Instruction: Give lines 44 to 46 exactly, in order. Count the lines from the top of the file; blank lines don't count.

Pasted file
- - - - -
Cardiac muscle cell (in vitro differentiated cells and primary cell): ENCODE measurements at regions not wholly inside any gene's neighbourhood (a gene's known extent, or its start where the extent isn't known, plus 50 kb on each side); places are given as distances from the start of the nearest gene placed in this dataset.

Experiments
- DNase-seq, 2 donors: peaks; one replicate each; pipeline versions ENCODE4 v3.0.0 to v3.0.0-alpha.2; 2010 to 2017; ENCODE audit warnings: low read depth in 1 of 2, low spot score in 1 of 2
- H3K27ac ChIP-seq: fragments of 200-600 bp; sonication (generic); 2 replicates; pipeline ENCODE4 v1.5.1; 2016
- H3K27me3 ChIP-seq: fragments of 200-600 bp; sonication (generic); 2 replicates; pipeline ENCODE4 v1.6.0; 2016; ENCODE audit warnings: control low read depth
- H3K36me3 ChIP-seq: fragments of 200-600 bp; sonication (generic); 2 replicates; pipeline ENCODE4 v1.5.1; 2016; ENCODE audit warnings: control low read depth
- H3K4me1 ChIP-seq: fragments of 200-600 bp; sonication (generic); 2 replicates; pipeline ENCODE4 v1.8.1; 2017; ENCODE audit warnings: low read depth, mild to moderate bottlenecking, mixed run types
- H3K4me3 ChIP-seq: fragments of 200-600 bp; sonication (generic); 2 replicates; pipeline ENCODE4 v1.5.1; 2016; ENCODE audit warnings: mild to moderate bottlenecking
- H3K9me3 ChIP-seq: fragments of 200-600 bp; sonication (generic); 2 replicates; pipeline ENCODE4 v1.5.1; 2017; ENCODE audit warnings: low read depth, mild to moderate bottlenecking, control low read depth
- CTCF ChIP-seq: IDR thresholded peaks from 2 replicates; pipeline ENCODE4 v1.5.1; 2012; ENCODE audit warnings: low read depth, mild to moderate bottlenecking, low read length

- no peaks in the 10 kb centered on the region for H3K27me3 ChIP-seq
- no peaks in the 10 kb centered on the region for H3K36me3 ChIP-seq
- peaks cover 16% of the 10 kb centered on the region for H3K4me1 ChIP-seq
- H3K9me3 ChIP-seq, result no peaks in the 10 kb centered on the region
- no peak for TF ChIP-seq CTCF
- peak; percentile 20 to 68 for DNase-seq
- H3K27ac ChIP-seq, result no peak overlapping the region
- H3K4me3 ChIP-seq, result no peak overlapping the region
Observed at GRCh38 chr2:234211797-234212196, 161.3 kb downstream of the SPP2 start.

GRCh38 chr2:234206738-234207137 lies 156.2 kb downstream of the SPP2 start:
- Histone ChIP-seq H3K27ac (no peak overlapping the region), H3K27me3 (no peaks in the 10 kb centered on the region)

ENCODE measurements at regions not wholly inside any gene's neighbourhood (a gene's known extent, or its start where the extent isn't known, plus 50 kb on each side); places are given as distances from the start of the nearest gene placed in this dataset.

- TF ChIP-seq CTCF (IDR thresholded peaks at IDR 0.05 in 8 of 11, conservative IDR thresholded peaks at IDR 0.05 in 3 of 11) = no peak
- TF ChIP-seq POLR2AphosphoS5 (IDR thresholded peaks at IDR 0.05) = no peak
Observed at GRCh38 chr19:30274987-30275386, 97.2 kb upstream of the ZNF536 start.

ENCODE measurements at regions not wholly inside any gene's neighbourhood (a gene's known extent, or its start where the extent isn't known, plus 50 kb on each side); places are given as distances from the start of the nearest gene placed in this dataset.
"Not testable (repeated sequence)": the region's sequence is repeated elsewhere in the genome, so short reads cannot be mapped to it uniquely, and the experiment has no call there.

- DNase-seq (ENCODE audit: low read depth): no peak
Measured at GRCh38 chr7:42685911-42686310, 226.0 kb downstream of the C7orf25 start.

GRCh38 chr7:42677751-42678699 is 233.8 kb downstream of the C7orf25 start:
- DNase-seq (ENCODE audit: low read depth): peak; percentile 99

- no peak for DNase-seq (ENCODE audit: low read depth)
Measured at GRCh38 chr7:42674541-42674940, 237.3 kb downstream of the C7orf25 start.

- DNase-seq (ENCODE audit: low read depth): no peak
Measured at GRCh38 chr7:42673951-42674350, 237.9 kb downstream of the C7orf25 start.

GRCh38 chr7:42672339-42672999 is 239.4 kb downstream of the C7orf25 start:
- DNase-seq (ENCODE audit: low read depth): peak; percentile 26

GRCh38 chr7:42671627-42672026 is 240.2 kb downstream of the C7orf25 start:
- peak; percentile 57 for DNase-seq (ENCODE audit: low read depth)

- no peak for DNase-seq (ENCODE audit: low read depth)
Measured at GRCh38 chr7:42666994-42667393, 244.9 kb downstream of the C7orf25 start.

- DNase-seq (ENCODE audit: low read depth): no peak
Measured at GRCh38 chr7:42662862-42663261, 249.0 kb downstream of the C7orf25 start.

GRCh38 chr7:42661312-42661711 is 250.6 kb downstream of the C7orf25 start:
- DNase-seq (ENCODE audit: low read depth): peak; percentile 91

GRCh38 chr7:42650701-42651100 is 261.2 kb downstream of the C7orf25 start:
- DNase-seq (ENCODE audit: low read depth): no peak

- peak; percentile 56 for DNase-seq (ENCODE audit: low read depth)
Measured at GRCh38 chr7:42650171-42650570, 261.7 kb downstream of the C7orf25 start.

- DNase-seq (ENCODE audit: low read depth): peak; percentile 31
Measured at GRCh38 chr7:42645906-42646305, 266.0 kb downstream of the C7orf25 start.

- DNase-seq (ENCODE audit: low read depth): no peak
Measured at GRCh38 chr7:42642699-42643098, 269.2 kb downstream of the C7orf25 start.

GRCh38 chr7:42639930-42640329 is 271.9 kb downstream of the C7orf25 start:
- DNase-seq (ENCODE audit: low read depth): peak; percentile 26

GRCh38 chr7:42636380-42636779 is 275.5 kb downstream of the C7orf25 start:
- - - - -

GRCh38 chr7:42661312-42661711 is 250.6 kb downstream of the C7orf25 start:
- DNase-seq (ENCODE audit: low read depth): peak; percentile 91

GRCh38 chr7:42650701-42651100 is 261.2 kb downstream of the C7orf25 start: